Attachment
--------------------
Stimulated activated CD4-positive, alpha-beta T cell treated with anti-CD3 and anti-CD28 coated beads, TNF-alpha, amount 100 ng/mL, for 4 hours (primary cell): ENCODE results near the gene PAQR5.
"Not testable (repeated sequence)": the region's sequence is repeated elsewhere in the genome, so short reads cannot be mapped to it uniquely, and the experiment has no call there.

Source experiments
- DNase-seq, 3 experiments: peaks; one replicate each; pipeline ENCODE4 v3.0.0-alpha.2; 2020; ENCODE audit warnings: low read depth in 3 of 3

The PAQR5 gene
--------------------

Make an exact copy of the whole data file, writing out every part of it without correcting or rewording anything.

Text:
Stimulated activated CD4-positive, alpha-beta T cell treated with anti-CD3 and anti-CD28 coated beads, TNF-alpha, amount 100 ng/mL, for 4 hours (primary cell): ENCODE results near the gene PAQR5.
"Not testable (repeated sequence)": the region's sequence is repeated elsewhere in the genome, so short reads cannot be mapped to it uniquely, and the experiment has no call there.

Source experiments
- DNase-seq, 3 experiments: peaks; one replicate each; pipeline ENCODE4 v3.0.0-alpha.2; 2020; ENCODE audit warnings: low read depth in 3 of 3

The PAQR5 gene